ConfigFile Lists the full path and file name of additional configuration to add to the new dse.ldif. This could include additional suffixes, databases, replication, or other configuration. This directive may be specified more than once. No  
ds_bename Sets the database name to use for the user database. If this is not specified, the default is userRoot. No  
InstallLdifFile Populates the new directory with the contents of the specified LDIF file. Using suggest fills in common container entries (like ou=People). Entering a path to an LDIF file imports all of the entries in that file. No  
RootDN Specifies the distinguished name used by the Directory Manager. The default is cn=Directory Manager. For information on the Directory Manager, see Section 1.2.5, “Directory Manager”. No  
RootDNPwd Specifies the Directory Manager's password.

Important

Do not use curly braces ({}) in the password. The root password is stored in the format {password-storage-scheme}hashed_password. Any characters in curly braces are interpreted by the server as the password storage scheme for the root password. If that text is not a valid storage scheme or if the password that follows is not properly hashed, then the Directory Manager cannot bind to the server.
Yes  
SchemaFile Lists the full path and file name of additional schema files; this is used if there is custom schema with the old Directory Server. This directive may be specified more than once. No  
ServerIdentifier
Specifies the server identifier. This value is used as part of the name of the directory in which the Directory Server instance is installed. For example, if the machine's host name is example, then this name is the default, and selecting it installs the Directory Server instance in a directory labeled slapd-example.
The server identifier must not contain a period (.) or space character.
No  
ServerPort Specifies the port the server will use for LDAP connections. The default is 389. For information on selecting server port numbers, see Section 1.2.2, “Port Numbers”. No  
SlapdConfigForMC Sets whether to store the configuration data in the new Directory Server instance. If this is not used, then the default is yes, meaning the configuration data are stored in the new instance. No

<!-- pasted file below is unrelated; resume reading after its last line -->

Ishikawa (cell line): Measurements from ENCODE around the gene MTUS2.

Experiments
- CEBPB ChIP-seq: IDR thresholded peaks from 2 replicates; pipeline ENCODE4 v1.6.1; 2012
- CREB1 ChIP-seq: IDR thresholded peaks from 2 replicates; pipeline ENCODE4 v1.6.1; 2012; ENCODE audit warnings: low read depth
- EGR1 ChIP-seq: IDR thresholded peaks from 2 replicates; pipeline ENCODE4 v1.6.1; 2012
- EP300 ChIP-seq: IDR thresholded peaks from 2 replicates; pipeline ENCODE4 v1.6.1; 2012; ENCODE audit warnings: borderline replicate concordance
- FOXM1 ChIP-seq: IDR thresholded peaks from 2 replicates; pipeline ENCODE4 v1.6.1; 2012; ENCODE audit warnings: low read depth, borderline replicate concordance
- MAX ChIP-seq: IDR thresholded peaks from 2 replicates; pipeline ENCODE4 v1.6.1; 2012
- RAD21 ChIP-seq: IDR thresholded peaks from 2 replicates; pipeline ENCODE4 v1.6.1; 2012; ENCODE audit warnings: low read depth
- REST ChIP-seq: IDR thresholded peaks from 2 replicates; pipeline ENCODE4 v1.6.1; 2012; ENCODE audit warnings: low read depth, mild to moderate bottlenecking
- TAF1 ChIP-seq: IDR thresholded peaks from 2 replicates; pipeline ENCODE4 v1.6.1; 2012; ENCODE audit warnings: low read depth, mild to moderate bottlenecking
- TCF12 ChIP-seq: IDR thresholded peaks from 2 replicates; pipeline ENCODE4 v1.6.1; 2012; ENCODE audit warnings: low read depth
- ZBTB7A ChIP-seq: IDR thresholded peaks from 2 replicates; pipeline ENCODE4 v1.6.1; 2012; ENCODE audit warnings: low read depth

Suffix Specifies the suffix, such as dc=example,dc=com, under which to store the directory data. For information on suffixes, see Section 1.2.8, “Directory Suffix”. No  
UseExistingMC Sets whether to store the configuration data in a separate Configuration Directory Server. If this is not used, then the default is 0, meaning the configuration data are stored in the new instance. No  

A.4. Parameters in the [admin] Section

The [admin] section supports the following parameters:

Table A.3. Parameters in the [admin] Section

Directive Description Required  
Port Specifies the port that the Administration Server will use. The default port is 9830. No  
ServerAdminID Specifies the administration ID that can be used to access this Administration Server if the configuration directory is not responding. The default is to use the value specified by the ConfigDirectoryAdminID directive. See Section 1.2.6, “Directory Administrator”. No  
ServerAdminPwd Specifies the password for the Administration Server user. No  
ServerIpAddress Specifies the IP address on which the Administration Server will listen. Use this directive if you are installing on a multi-homed system and you do not want to use the first IP address for the Administration Server.
Both IPv4 and IPv6 addresses are supported.
No  
SysUser Specifies the user as which the Administration Server will run. The default is dirsrv user. Yes  

A.5. Sample .inf Files

Example A.1. .inf File for a Custom Installation

[General]
FullMachineName=ldap.example.com
SuiteSpotUserID=dirsrv
SuiteSpotGroup=dirsrv
AdminDomain=example.com